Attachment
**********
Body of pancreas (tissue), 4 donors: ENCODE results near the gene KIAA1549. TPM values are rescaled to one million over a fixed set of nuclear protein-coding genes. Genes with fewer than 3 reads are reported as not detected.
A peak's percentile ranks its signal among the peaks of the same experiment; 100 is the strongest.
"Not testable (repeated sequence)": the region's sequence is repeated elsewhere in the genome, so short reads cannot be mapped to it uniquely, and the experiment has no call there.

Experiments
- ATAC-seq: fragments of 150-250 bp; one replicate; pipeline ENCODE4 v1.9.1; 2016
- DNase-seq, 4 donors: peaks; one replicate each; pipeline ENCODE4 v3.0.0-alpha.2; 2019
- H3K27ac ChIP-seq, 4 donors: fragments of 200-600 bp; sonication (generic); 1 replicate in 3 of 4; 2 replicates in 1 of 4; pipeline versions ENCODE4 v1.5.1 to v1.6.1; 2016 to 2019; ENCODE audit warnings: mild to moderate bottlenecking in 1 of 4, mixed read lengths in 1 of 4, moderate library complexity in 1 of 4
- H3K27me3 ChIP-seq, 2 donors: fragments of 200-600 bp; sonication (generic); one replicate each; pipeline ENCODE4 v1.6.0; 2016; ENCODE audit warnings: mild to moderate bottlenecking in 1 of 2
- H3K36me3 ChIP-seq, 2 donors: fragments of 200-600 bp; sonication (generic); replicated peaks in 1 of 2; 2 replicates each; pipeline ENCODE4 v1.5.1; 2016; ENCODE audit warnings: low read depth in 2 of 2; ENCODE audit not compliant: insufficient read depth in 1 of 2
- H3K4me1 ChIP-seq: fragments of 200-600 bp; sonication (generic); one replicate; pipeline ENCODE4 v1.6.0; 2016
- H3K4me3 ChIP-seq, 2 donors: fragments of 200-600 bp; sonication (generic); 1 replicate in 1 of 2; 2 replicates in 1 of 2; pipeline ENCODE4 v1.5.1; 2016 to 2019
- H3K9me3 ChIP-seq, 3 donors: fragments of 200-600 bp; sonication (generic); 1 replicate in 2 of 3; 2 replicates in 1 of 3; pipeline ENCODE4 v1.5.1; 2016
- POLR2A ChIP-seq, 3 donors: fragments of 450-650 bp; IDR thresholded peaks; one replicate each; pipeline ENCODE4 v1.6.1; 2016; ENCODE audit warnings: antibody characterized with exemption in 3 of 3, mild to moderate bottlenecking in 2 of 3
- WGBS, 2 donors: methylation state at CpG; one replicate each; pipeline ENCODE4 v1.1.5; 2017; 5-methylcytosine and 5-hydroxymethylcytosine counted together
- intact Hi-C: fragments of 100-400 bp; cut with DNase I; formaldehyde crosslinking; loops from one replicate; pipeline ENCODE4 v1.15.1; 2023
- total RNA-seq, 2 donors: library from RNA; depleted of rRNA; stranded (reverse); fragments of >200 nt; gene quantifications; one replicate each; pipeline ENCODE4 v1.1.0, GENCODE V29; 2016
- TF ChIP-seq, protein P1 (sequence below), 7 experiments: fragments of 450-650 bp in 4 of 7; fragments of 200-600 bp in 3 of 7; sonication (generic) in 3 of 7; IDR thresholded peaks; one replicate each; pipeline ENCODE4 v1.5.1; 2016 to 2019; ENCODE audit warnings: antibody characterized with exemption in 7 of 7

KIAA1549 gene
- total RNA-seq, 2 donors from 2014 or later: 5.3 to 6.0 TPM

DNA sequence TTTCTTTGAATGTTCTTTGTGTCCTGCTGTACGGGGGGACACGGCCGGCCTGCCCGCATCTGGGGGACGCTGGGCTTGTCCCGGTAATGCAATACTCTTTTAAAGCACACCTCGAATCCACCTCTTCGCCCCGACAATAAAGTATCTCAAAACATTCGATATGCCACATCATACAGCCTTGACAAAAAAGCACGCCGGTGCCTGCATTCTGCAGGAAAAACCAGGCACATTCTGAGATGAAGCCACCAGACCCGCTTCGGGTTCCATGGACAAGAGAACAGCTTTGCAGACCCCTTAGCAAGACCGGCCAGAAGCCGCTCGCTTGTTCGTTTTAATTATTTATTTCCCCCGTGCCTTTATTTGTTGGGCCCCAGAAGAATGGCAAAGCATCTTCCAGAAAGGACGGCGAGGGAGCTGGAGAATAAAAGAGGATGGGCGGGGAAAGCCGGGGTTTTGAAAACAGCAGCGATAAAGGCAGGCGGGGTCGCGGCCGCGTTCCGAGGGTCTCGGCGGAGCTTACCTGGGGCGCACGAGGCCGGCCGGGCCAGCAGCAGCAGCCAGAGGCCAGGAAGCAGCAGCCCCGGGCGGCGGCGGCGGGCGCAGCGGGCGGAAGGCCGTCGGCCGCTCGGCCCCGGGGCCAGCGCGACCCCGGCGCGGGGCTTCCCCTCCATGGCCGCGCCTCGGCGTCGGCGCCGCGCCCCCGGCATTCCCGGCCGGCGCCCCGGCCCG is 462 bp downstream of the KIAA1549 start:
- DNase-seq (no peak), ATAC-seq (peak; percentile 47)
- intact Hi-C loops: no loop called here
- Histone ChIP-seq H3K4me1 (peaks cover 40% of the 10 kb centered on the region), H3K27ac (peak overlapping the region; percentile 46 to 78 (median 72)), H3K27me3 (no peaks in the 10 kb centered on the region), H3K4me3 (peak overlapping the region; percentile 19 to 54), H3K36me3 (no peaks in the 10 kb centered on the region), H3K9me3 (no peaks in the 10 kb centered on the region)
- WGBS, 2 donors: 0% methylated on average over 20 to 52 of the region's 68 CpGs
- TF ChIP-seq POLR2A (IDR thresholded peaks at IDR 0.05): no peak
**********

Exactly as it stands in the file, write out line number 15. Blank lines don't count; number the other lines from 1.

- intact Hi-C: fragments of 100-400 bp; cut with DNase I; formaldehyde crosslinking; loops from one replicate; pipeline ENCODE4 v1.15.1; 2023